Graeme Simsion is not only the author of The Novel Project, a new writing craft book, and a bunch of international bestselling books, he’s also a very generous soul.
When Valerie Khoo and I began our So You Want To Be A Writer podcast all those years ago, Graeme was my very first interview in episode #1, revealing many tips along with discussions about a duck suit.
When we celebrated 100 episodes (still many years ago, as we had recorded well over 460 episodes when I said farewell last year, as well as clocking up over two million downloads), Graeme, by that stage, a multi-international bestselling author, graciously popped back for an update on his stellar career, talking about the joys (and jitters) of following up his incredibly popular debut novel, The Rosie Project.
And now that I’m starting Write With Allison Tait, Graeme has kindly agreed to be my very first guest expert, a session that will feature in the group in May (I have such an exciting schedule of guests I can hardly contain myself!).
It’s almost like he’s put me on his To Do list as The Allison Project and I am so grateful for his support.
As a taster, Graeme has compiled his top 10 writing tips, shared below.
Ten Writing Tips from Graeme Simsion
1. Know why you’re writing. And what you want.
Some writers want a bestseller, some critical acclaim, some to change the world. Some write for the pure joy of writing, and some write for therapy. Accept that if you’re aiming to do one, it’s likely you won’t achieve the others. Don’t complain when you don’t. (Whenever someone tells me their novel is semi-autobiographical, I push them to explain whether they’re writing for therapy or publication. ‘Both’ is seldom a realistic answer.)
2. Writing can be taught and learnt.
I shouldn’t need to say this: to me it’s obvious that you can improve your writing by learning theory, practising and getting feedback. Yes, there are people who can write a book without any study, and people who will never write a good book no matter how much they study, but study will make both of them better writers than they would have been.
Practically, join a course and / or a writing group. Read about writing, do lots of it, read others’ work critically, get your own work critiqued.
3. Learn the language of storytelling.
Which is, to a large extent, the language of story structure. You need words to be able to critique and accept criticism, and, more importantly, to articulate what you’re doing or trying to do.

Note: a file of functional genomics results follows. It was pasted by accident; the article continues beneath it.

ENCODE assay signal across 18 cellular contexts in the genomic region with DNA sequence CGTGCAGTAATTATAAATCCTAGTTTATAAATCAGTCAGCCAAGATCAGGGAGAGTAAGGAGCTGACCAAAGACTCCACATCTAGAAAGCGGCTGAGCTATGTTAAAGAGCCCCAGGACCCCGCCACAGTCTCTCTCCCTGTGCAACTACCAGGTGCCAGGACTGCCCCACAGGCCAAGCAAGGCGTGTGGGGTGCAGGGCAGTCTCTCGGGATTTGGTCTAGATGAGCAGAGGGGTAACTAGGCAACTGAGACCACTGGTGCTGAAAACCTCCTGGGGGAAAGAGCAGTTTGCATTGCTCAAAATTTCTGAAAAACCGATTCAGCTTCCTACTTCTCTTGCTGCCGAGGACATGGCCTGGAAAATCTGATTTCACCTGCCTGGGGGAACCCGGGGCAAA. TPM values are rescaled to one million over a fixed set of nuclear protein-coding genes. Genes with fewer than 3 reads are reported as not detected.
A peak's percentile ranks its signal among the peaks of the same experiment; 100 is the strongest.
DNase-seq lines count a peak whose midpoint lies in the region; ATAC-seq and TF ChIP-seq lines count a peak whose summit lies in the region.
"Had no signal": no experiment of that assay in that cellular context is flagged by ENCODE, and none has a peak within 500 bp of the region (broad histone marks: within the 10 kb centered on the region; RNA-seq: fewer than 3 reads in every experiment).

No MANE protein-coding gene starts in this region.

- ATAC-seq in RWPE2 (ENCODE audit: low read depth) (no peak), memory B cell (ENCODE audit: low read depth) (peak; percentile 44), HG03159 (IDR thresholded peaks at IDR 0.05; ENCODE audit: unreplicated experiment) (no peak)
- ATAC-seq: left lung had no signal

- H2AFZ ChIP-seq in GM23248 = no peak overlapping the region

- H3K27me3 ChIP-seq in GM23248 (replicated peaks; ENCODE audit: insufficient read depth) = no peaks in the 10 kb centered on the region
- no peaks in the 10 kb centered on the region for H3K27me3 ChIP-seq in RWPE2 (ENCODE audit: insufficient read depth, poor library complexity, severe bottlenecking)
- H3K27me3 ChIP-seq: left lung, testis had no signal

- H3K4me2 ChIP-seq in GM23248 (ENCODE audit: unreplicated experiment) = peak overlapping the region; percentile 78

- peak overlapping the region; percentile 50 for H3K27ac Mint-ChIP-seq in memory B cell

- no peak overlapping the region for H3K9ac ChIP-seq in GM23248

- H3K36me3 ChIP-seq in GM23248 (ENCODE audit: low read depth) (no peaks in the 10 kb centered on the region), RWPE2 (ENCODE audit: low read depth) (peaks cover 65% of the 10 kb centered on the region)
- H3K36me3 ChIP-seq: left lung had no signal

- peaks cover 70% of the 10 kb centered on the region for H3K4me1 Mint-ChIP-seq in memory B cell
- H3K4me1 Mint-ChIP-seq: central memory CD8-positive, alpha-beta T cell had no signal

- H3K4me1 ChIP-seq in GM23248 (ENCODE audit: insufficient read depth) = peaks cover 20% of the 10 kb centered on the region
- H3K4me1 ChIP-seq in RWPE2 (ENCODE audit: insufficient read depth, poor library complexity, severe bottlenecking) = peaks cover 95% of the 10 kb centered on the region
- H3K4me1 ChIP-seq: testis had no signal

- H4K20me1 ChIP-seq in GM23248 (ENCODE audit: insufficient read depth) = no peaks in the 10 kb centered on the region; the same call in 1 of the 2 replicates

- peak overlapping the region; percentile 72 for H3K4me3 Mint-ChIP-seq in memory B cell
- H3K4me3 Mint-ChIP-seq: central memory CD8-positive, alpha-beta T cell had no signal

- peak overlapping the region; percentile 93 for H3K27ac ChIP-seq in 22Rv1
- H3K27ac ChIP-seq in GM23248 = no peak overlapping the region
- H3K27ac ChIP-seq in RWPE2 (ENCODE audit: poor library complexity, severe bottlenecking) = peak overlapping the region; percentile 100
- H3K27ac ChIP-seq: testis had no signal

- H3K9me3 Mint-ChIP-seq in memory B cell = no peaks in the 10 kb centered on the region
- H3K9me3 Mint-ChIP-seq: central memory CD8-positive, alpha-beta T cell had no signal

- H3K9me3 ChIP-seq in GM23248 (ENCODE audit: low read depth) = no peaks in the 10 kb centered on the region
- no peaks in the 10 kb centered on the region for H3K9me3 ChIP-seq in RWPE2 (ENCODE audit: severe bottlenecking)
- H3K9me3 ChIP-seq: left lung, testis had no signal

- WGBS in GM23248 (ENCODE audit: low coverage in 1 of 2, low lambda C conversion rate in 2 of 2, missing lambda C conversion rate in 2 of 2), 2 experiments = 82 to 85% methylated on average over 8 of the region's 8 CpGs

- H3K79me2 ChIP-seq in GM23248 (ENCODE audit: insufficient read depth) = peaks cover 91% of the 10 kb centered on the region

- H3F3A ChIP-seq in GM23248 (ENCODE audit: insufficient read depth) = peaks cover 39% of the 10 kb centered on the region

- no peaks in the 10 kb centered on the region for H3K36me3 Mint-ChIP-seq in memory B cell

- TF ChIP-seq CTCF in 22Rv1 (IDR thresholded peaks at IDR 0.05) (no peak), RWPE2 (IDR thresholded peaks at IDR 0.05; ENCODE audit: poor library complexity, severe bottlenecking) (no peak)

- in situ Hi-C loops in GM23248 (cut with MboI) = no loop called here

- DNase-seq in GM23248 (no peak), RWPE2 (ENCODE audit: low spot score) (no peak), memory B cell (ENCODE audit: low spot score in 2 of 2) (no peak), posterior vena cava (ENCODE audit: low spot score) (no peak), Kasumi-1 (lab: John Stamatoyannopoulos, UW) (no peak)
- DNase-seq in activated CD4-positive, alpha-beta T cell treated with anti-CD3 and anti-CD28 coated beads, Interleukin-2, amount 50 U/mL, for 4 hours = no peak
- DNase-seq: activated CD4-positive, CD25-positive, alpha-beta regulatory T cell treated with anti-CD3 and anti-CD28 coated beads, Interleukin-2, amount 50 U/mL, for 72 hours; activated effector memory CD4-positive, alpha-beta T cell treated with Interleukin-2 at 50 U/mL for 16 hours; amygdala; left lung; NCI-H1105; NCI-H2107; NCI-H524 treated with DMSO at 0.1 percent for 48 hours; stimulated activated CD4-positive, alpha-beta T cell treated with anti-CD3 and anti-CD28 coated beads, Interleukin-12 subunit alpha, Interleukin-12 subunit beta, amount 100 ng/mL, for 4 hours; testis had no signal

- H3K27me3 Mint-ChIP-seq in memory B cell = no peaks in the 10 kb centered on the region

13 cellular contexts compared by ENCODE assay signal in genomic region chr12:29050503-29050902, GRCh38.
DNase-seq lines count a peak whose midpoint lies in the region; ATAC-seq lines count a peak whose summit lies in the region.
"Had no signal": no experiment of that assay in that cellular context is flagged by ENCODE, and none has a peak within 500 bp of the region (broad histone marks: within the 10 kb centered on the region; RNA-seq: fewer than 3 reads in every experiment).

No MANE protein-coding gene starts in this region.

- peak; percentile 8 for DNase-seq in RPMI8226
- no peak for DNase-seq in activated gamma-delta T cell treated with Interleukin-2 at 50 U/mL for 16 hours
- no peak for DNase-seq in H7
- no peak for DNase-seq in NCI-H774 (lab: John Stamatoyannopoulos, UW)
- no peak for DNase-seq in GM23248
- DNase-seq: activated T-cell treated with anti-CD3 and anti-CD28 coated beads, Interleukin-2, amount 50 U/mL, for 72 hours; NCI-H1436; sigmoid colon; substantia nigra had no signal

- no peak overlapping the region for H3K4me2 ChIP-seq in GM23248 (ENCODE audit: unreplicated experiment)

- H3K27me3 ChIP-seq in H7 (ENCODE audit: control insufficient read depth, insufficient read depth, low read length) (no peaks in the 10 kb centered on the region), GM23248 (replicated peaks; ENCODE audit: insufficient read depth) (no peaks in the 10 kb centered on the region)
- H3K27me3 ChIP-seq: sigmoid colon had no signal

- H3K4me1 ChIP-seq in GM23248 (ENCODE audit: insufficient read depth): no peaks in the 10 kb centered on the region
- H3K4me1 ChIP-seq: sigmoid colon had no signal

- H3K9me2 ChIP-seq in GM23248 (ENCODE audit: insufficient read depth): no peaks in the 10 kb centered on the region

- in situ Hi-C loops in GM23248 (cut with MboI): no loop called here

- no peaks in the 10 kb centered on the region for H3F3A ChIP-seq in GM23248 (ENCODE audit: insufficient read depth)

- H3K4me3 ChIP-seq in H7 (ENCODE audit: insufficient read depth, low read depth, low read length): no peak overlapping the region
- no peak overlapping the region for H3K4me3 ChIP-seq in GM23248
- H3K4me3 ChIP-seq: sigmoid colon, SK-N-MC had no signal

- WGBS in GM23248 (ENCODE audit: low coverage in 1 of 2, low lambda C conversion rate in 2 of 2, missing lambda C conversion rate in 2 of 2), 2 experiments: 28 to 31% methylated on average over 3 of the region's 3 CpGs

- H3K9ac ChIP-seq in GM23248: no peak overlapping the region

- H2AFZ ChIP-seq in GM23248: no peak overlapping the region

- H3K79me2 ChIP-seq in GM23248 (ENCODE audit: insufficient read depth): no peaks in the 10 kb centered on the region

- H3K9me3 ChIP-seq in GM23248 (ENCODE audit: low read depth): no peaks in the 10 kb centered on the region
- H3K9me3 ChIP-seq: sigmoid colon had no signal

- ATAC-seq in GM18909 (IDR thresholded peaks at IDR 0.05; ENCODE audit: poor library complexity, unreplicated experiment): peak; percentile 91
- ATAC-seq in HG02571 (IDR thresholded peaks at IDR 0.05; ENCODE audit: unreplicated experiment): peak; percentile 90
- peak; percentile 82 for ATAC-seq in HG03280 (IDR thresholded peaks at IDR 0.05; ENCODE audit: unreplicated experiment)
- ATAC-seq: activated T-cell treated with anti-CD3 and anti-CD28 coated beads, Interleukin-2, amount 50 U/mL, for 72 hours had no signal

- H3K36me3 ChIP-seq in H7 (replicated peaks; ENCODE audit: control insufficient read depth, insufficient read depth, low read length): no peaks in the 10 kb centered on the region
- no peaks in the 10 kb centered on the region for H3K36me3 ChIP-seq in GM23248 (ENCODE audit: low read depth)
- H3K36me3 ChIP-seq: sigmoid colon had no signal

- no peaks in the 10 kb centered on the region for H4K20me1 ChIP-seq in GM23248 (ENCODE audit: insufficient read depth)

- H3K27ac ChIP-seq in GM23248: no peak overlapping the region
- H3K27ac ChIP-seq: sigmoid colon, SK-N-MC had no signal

Writers in my experience are far more literate about sentence structure than story structure. (Screenwriters are the opposite). You need both.
Did I mention that story is important, at least if you want your book to sell?
4. You need a process.
It can be as simple as ‘sit down and wait for the words to come’ or as complex as you need to make it. I use the nine-stage process described in The Novel Project.
The important things are that (a) each day when you start work, you know what you’re going to be doing and (b) that you revise your process after each project to reflect what you’ve learned.
5. If your process isn’t working, change it.
In particular, writing by the seat of your pants (‘pantsing’) is a choice, not an identity. I see so many writers getting stuck, typically at around 30,000 words, abandoning their work, starting again…almost inevitably they’re working without a plan.
Maybe time to think about modifying your process to include a planning stage.
6. You don’t have to write every day.
Many of the (possible) stages in writing a novel are not about getting words on the page.
Before the drafting you may be devoting time to concept, title, character, plot points and an overall plan. Afterwards, there’s editing.
Throughout, there’s problem solving.
Sure, write something else to stay in shape if you want, but a day in which you do nothing but come up with a brilliant title or decide it’d be better if two characters were combined is a good day.
7. Creativity can be managed.
There are many practical techniques to improve your creativity. Start with noting when you have your good ideas, including solutions to problems. (Often it’s while doing some routine, non-intellectual activity such as walking or driving).
Start thinking about such times as your creative times, and specifically devote them to your biggest creative challenges.
8. Interrogate your characters’ decisions—especially the big ones that drive the story or reveal important information about your character.
Dig deep; why did they do this? Think like a shrink. The answers will give you insight, inform other more minor behaviour by your characters, and often suggest set-ups to make the decisions more convincing and powerful.
9. Show don’t tell is good advice—and amongst the most commonly given.